Opposition party leaders are holding on to the small hope that Cambodian King Norodom Sihamoni will grant their request to pardon rights activists and political officials who have been the subject of Prime Minister Hun Sen’s legal campaigns.
“We wrote a letter to the king because we fully support and follow the king’s advice in his Oct. 7 letter calling the two parties to work together to solve the national issues for and reconciliation in the country,” Cambodia National Rescue Party (CNRP) President Sam Rainsy told RFA’s Khmer Service during a TV broadcast on Thursday.
“The king’s letter reflected the will of the Cambodian people,” he said.
Sam Rainsy and CNRP deputy leader Kem Sokha both signed onto the latest letter that is part of a flurry of correspondence between Sihamoni and Prime Minister Hun Sen and CNRP leaders.
In Sihamoni’s Oct. 7 letter he urged the two political parties to work together after the CNRP decided to extend its boycott of Cambodia’s National Assembly.
Sihamoni forwarded the CNRP’s request for consideration by the Cambodian government that is dominated by Hun Sen and his Cambodian People’s Party (CPP). The prime minister urged rejection of the request.
“Who acts against the law is responsible for the acting against the law,” Hun Sen responded in his own missive. “Strict implementation of the law is the key to helping Cambodia to thrive and proceed with multi-party democracy.”
Sam Rainsy told RFA that the decision was up to the Sihamoni and not Hun Sen.
“Kem Sokha and I wrote the letter to the king, and only for the king,” he said. “If there is anyone who comes out and gives a response before the King, as if to represent the king, that person is humiliating and devaluing the king.”
The law and the reality
While Hun Sen wants Sihamoni to reject the request, Cambodian constitutional scholars say the king has the sole power to decide the amnesty question.
Sok Sam Oeun, head of the Cambodian Defenders Project (CDP), said Article 27 of the constitution gives the king the unconditional right to grant amnesty.
“In the constitution, it did not state that there should be any agreement from anyone,” he told RFA. “If he [the King] can grant the amnesty only with someone’s approval, then who is the person granting the amnesty?”
Political science scholar Heng Sreang gave a similar answer, but said that in reality the king’s amnesty has always been initiated by the prime minister.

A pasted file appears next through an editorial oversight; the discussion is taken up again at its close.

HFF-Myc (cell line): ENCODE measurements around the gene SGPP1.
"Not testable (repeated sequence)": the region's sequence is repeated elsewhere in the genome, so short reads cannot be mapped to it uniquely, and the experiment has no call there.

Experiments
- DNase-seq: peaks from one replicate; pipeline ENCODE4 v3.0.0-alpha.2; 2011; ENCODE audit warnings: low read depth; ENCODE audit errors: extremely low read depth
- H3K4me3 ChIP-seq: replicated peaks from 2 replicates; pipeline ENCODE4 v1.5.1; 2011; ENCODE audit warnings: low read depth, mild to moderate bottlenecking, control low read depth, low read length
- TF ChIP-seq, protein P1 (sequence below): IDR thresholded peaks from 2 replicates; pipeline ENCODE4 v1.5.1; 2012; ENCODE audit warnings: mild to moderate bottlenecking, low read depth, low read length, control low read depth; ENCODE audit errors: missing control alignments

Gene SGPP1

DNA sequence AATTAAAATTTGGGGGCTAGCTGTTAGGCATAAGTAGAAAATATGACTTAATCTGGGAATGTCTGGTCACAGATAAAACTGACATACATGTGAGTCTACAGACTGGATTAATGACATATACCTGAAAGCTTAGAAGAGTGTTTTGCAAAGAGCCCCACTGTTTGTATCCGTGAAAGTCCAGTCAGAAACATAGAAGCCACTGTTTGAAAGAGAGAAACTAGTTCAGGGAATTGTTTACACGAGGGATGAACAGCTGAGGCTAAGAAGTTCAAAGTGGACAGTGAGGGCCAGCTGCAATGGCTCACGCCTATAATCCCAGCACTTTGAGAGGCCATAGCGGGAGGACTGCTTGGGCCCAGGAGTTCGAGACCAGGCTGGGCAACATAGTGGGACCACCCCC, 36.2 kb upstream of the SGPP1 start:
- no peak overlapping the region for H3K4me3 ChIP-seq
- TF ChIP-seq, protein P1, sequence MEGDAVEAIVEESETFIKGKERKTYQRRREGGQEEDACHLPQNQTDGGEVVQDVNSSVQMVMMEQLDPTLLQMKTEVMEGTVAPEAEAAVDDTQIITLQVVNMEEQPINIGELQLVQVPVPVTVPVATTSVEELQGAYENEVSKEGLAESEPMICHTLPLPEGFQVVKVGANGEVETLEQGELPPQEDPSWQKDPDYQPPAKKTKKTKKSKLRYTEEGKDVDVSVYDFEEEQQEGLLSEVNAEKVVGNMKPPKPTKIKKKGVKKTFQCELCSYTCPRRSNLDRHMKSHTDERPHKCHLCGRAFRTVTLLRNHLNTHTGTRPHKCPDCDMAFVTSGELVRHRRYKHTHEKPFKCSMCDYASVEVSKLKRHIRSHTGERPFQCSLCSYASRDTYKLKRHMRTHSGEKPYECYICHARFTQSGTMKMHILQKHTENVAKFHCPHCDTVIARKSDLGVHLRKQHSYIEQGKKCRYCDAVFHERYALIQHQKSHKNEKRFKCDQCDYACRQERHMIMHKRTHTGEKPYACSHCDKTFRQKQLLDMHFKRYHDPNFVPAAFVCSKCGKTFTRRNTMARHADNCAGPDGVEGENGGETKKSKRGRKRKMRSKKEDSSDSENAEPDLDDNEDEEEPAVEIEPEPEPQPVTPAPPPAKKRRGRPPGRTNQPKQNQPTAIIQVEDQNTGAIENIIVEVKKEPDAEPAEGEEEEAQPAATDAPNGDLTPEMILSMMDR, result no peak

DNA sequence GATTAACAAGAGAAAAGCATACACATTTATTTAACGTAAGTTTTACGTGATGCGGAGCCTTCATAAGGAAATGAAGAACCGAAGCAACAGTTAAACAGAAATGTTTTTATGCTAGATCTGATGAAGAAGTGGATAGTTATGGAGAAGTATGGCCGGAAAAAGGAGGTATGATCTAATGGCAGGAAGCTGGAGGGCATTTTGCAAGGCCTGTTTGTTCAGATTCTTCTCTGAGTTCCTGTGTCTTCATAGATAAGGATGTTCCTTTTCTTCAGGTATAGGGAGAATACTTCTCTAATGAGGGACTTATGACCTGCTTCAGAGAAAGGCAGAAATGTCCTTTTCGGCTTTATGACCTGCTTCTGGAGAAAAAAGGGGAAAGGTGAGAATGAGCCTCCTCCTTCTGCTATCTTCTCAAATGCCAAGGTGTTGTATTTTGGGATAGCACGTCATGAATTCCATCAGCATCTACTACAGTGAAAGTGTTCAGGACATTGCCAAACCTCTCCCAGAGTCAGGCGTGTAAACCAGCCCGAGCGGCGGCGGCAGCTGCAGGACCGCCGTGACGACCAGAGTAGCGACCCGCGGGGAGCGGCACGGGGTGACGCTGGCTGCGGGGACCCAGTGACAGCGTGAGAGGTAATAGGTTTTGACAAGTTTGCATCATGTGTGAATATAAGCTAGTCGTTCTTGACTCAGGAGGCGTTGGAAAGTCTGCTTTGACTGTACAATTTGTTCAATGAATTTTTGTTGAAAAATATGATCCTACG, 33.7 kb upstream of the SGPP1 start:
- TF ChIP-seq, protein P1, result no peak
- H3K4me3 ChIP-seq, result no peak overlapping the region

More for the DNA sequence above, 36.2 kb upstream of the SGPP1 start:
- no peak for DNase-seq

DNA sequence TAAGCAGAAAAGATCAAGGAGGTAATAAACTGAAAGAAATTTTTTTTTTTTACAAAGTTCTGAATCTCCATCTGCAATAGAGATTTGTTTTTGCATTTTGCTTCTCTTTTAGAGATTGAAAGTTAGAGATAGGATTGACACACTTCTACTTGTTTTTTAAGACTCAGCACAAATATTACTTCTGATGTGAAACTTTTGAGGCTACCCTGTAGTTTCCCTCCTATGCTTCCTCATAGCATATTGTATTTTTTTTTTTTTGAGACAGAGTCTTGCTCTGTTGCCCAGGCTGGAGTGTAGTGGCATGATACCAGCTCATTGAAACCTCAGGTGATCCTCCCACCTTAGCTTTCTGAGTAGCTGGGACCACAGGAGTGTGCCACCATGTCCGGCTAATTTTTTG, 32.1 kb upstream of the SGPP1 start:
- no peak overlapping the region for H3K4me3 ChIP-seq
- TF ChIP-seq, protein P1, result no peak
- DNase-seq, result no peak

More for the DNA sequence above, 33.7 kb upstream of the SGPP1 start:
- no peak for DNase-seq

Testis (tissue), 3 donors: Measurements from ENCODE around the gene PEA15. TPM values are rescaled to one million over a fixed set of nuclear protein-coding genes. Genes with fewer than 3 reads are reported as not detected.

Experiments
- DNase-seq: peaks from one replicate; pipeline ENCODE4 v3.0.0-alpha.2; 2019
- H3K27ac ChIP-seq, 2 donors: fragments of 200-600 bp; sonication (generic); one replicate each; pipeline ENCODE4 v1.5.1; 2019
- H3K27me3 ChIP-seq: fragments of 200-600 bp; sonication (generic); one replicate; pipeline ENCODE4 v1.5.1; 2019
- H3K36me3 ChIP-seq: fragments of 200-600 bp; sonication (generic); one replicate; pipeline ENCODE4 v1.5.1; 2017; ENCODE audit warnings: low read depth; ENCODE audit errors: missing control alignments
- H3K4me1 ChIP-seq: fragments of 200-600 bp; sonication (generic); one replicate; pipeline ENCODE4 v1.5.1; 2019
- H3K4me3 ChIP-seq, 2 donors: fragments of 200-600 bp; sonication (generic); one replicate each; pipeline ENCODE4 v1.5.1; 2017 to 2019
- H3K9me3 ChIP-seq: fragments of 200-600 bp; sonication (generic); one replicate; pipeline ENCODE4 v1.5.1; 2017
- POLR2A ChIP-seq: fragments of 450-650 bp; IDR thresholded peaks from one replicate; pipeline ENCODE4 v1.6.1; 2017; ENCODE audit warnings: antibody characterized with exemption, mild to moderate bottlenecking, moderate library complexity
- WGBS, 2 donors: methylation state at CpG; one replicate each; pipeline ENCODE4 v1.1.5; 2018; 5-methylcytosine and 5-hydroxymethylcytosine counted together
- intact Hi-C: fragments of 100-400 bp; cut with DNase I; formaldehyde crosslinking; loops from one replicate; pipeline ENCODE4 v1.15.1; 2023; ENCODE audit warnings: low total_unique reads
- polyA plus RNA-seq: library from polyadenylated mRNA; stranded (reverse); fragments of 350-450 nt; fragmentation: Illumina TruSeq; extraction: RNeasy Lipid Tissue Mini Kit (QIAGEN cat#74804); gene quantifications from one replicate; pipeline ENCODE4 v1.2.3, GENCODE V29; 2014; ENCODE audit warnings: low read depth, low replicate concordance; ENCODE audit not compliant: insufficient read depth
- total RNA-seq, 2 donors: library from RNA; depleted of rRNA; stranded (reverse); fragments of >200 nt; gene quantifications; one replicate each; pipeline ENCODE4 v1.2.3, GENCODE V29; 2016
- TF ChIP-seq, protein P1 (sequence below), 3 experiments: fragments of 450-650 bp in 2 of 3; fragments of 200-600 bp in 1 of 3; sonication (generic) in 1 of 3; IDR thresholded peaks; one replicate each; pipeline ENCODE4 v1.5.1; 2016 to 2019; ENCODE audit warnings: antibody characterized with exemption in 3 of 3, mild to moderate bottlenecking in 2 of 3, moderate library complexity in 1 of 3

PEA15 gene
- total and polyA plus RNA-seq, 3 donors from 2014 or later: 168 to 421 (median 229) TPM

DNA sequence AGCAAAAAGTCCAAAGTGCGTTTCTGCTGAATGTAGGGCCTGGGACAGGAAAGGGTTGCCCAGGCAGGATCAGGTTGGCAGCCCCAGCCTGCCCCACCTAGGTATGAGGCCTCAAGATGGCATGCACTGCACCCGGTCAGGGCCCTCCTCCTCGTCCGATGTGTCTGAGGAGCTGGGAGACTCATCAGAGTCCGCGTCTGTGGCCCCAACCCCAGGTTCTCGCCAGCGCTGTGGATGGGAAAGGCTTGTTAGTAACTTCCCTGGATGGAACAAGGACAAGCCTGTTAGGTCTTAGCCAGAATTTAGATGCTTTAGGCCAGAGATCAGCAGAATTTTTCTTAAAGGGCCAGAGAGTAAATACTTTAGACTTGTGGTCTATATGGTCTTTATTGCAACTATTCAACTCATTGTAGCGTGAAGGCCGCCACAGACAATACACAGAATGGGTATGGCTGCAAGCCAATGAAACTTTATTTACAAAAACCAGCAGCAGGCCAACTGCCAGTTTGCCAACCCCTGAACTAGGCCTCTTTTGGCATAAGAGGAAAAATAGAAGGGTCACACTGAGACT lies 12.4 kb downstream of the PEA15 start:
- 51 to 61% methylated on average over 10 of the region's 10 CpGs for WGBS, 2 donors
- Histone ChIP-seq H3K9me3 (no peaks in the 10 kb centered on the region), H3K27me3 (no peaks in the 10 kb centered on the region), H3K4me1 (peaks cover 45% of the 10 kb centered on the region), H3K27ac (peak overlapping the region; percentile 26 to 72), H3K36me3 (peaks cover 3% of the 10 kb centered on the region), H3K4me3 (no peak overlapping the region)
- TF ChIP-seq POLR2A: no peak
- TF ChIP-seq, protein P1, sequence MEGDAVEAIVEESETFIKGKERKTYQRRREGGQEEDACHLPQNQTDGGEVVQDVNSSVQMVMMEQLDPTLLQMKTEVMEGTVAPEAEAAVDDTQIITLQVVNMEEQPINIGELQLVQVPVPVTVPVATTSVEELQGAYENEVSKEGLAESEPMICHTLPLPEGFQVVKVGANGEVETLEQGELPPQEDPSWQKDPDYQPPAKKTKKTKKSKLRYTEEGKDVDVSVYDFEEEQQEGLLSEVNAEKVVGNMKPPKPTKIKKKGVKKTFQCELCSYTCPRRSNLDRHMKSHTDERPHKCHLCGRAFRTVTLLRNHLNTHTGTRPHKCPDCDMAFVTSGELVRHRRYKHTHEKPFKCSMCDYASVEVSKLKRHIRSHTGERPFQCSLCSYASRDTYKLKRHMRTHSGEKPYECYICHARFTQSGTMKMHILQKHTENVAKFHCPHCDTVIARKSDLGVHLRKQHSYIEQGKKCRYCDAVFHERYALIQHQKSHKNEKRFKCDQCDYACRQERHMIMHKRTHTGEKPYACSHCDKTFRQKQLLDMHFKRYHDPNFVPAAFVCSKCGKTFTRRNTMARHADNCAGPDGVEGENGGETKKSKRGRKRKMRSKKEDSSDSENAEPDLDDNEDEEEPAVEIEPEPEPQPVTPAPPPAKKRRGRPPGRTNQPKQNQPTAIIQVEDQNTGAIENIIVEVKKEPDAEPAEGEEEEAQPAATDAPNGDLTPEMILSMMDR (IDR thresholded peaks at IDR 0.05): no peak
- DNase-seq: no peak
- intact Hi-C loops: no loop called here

“In the constitution, the King does not need to consult with anyone or the Prime Minister,” he said. “The King can use his royal role and responsibilities to consider [the amnesty]. By reading that letter, it seems that he asked the prime minister to kindly consider it.
Heng Sreang cast doubt that the CNRP’s slim hopes will become a reality anytime soon.
“As long as the CNRP and the ruling party do not have trust in each other, there is no hope that there will be [amnesty] consideration from the king,” he said.
As of Thursday, there is no official decision from the king on the issue.
The CNRP wants the amnesty because several of the party’s top officials including Sam Rainsy and Kem Sokha have been convicted by Cambodia’s courts of different crimes.
While they face arrest, the convictions are seen by observers inside and outside the country as part of Hun Sen’s effort to weaken his strongest opposition before the upcoming Cambodian elections.
Local elections are set for 2017 and national elections are scheduled for 2018.
Of pardons past
In 2013, King Sihamoni granted a royal pardon to Sam Rainsy. At the time Hun Sen had signed off on the Royal Pardon, which absolved Sam Rainsy of defamation charges, allowing him to return to Cambodia without being put in jail.
Even though he was ineligible for candidacy in the 2013 general election, thousands of his supporters thronged the streets when he returned.
The CNRP gained 55 seats in the National Assembly in that election, but the party and international observers found evidence of fraud and the CNRP boycotted parliament from September 2013 until July 2014.
In November 2015, Sam Rainsy was again removed from parliament by the ruling CPP when a warrant was issued for his arrest after being convicted of defaming former Foreign Minister Hor Namhong with the claim that the CPP politician ran a prison in the 1970s for the bloody Khmer Rouge regime.
Kem Sokha has been acting president of the CNRP since that time, but he has been under virtual house arrest since police attempted to arrest him in May for ignoring court orders to appear as a witness in a pair of defamation cases related to his alleged affair with a hairdresser.
On Sept. 9 the Phnom Penh Municipal Court ruled that Kem Sokha was guilty of refusing to appear for questioning in a prostitution case against him that is largely seen as politically motivated.
Reported by Heng Sun for RFA's Khmer Service. Translated by Yanny Hin. Written in English by Brooks Boliek.